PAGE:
Next MP3 format to have 5.1 AND copy protection,1759,1573041,00.asp

Expected this summer, the MP3 Surround format is based on Agere Systems’ technology. “What we do is take the original surround-sound signal,” explains Peter Kroon, Agere’s chief multimedia architect, “and we down-mix that from 5.1 channels to stereo.” Rather than capturing all the additional channel information, however, the encoding uses psychoacoustic techniques to capture only spatial and speed information for additional channels, thus preserving compact file size. The MP3 Surround files are backward-compatible, so they play back as stereo tracks on existing players; updated hardware and software will play the files back as surround sound for 5.1 speakers.

The Fraunhofer Institute is also adding copyright protection. Dubbed Light Weight Digital Rights Management (LWDRM), when added to MP3 files it allows copying files, provided the user is willing to mark files with a digital signature—and register it. So when a file appears on Kazaa, the culprit could be swiftly found. Some will surely contend, though, that the whole appeal of MP3 files has been their flexibility—and lack of restrictions.

Uh, Funk dat. Time for an open source alternative? Ogg?

It says if the user is willing to register a digital signature – I assume that means the person doing the ripping.

What’s the problem with that?

I’ll be damned if I fooking register my hard earned store bought CD’s that I made rips of. Fair use, baby!

Fucking Bush did it again.

If I’m reading the article right, it means that any files encoded in this new mp3 format can’t be copied unless you are willing to register the digital signature. I agree that I’m not jumping through hoops to rip my store-bought CDs and listen to them on my ipod.

Possibly dumb question: Why can’t we just continue to rip files in the OLD mp3 format? It’s not broken, why fix it? 5.1 sound is nice, but not that nice for what I use mp3s for.

Cause nobody will produce a plugin to winamp that plays the file whether the signature is attached or not.

DRM technology is pretty much useless because there’s always a helpful college student willing to break it.

Right now the most messed up thing about DRM is the lack of a standard. How do you know you’re going to be able to play the crap you’re ripping 10 years down the road? The whole point of having digital copies is to protect the copy for the long term. Using DRM defeats that point because it just adds another dependency that potentially shortens the life span of your digital copies.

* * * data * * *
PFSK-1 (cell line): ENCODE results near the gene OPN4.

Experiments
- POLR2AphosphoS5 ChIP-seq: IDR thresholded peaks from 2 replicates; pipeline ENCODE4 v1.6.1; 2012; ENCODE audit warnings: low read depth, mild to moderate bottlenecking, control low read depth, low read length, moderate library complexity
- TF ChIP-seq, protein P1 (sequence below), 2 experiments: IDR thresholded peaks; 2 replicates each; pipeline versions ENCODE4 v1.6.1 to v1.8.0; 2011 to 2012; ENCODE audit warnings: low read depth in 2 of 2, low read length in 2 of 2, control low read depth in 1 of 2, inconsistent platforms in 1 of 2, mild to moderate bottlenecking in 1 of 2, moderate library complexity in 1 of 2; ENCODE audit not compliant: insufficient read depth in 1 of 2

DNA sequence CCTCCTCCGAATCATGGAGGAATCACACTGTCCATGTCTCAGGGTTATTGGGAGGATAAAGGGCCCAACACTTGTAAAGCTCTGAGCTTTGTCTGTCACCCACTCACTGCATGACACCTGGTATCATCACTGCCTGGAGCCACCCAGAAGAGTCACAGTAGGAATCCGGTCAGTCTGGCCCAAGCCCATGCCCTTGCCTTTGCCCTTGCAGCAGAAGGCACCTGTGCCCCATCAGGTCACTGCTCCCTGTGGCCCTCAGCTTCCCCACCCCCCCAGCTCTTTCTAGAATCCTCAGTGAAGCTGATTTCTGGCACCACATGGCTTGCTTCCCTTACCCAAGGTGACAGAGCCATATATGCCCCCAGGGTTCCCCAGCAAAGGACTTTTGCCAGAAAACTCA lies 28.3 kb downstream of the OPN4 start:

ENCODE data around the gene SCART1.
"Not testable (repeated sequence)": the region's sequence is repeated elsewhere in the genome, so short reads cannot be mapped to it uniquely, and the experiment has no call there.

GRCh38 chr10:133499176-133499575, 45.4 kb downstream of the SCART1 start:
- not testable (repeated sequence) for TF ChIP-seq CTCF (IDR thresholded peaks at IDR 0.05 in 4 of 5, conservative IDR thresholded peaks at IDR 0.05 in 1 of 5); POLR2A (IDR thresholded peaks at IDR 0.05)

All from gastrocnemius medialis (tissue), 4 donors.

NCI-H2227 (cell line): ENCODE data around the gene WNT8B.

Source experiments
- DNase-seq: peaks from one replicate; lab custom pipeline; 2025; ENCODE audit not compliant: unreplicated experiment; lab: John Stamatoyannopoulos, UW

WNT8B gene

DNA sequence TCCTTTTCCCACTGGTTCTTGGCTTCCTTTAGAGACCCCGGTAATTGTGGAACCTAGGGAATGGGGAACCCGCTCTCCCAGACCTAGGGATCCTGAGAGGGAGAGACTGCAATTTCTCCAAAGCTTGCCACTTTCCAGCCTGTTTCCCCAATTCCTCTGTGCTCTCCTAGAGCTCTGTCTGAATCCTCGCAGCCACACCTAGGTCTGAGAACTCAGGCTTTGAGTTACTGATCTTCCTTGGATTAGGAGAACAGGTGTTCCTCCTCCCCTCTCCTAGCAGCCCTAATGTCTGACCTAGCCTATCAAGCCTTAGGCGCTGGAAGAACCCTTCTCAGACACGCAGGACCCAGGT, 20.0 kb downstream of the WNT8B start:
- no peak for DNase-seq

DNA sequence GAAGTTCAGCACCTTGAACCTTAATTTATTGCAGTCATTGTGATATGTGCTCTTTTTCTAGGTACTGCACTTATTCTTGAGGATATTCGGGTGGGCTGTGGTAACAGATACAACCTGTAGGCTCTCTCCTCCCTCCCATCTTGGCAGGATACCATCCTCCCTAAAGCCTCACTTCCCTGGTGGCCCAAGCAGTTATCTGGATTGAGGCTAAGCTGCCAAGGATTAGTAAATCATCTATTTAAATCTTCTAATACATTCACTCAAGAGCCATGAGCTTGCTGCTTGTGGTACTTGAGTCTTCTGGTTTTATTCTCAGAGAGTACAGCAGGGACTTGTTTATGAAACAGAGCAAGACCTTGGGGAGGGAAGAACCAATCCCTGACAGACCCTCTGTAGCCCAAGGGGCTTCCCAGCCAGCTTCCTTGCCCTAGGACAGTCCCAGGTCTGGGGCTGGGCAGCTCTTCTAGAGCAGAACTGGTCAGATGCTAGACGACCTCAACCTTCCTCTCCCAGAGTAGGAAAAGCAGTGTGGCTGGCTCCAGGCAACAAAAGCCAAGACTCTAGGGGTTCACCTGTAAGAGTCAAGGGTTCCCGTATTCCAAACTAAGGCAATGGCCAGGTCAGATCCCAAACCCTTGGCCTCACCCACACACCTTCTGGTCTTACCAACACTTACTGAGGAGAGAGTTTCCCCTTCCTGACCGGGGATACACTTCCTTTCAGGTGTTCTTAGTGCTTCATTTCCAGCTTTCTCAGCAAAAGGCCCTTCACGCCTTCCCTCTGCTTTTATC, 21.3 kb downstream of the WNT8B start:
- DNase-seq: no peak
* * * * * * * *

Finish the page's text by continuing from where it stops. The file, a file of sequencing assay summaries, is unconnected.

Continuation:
That and the fact that there is always a college kid around to crack the latest DRM scheme.

Its odd wording. “When added to MP3 files …” tells me that one can create an MP3 without DRM, but it can’t be copied? How is that going to work? Isn’t copying files (unless the encoder apps “hold” the files) completely independent of characteristics of the file and entirely dependent on the operating system?

Perhaps I’m overanalyzing this, but wouldn’t that effectively negate MP3 usage on other platforms such as Linux?

Well, technically, it’s illegal play MP3s and DVDs on Linux, as the software to decode the data hasn’t been licensed to the open-source developers. Hence why mp3 playback isn’t installed by default on Red Hat Linux due to the licensing issues, though that’s easily fixed with the download of a simple .rpm

In the end, this is just a digital download form of those “super audio DVDs” the RIAA wants us all to immediately switch over to because they have better control over the format. And will no doubt be just as successful.

And Microsoft are also up to no good (if you din’t already know that).

support for secure time clocks and metering make it possible for services to offer subscription content to portable devices for transfer and playback for the first time.

From their press release today on the future of DRM on Windows.

Heh. Microsoft has to be careful of what they add into future versions of the Windows as people are getting slower and slower at updating their operating system these days.

Most workplaces, for example, skipped Windows 2000 completely, and the number of large shops still in the 95/NT era is kind of scary. I also know a good number of home “prosumer” types who seem unwilling to make the jump from running Win2000 Pro to WinXP Pro on their home workstations. Honestly, other than security updates, I’m personally pretty happy with WinXP, and have little reason to make the jump to a new Windows.

It’s somewhat humorous that while we keep hearing news about all these new DRM features Microsoft is adding to the next release of Windows, we also get a number of reports on promised features that won’t make it, such as the full database driven file system they were promoting a while back.